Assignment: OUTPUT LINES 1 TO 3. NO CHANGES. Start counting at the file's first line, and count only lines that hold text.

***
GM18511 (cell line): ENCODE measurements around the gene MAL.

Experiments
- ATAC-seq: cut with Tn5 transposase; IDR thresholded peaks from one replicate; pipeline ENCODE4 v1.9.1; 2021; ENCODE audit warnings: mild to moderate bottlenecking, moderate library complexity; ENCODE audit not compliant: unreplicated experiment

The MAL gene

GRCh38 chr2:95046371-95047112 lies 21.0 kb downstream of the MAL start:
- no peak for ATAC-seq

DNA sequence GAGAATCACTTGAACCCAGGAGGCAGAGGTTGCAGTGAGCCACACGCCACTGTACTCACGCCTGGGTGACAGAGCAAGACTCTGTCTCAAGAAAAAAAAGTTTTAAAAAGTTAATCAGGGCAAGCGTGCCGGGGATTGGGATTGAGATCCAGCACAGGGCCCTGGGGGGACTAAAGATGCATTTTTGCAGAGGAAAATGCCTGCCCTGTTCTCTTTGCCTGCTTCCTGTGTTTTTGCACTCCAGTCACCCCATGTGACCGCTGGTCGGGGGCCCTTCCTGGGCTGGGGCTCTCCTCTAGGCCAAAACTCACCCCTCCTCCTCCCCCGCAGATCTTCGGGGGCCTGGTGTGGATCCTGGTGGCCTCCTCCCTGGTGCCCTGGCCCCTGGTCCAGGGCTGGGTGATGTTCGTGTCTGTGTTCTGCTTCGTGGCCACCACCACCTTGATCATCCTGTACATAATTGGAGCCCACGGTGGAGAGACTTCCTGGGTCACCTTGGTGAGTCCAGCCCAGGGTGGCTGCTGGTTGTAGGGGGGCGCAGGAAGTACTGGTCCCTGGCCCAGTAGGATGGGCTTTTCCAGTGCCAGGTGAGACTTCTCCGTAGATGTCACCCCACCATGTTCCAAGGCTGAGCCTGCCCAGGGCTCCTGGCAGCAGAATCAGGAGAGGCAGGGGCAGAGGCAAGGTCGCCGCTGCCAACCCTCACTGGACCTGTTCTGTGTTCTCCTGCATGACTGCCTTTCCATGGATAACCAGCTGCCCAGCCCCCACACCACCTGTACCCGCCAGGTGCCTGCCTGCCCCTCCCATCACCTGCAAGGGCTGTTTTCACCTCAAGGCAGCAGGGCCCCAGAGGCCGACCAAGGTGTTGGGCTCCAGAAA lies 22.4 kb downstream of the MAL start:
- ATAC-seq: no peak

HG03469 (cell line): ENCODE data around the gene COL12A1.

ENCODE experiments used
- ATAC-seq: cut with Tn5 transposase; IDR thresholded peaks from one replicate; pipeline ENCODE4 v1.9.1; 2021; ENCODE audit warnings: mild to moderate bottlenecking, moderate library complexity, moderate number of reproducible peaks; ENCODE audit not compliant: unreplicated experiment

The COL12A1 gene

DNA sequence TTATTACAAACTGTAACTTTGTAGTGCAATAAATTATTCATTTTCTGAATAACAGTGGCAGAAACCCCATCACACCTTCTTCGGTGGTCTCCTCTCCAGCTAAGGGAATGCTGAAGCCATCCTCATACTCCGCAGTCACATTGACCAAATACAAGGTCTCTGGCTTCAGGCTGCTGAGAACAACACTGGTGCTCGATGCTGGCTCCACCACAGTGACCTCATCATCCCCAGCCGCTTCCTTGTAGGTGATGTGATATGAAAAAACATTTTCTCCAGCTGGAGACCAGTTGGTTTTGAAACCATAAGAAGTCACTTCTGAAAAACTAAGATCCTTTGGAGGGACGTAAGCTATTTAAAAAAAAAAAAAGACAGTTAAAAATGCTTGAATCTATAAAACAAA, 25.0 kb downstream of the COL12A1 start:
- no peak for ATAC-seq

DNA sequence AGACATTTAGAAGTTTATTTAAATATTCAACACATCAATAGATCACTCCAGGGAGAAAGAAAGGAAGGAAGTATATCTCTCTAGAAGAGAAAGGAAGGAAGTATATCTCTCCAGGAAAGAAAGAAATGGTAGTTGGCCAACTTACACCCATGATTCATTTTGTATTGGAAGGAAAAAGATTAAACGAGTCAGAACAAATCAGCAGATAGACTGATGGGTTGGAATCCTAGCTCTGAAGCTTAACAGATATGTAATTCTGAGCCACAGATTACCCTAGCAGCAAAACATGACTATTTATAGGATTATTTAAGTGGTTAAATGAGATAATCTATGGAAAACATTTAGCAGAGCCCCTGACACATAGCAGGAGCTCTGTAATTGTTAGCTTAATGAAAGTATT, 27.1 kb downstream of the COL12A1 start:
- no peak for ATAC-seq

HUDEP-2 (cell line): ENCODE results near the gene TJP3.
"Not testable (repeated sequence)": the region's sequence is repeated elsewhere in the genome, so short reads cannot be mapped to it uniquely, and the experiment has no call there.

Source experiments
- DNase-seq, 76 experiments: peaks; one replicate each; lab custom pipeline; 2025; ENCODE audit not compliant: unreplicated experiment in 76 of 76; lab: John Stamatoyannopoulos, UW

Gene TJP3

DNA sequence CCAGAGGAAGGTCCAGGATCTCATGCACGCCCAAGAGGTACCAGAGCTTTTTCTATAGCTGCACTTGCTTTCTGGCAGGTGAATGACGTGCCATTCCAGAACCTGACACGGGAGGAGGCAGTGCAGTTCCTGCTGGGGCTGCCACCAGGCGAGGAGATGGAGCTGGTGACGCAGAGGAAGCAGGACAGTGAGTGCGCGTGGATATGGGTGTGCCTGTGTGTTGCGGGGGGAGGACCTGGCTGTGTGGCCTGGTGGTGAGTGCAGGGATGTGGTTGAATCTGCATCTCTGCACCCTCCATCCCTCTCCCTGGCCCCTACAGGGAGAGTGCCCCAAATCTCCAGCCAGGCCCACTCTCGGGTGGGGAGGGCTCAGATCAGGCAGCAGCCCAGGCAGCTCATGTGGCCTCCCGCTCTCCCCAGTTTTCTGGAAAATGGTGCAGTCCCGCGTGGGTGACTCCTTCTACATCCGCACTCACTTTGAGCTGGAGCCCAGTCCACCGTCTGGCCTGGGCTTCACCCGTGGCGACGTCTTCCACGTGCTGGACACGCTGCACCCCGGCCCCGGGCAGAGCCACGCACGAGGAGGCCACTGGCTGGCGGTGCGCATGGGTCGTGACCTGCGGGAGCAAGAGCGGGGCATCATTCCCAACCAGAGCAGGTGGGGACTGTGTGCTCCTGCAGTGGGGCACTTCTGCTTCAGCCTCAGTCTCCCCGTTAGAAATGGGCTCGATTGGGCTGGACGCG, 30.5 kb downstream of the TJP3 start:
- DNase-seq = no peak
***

GM18511 (cell line): ENCODE measurements around the gene MAL.

Experiments
- ATAC-seq: cut with Tn5 transposase; IDR thresholded peaks from one replicate; pipeline ENCODE4 v1.9.1; 2021; ENCODE audit warnings: mild to moderate bottlenecking, moderate library complexity; ENCODE audit not compliant: unreplicated experiment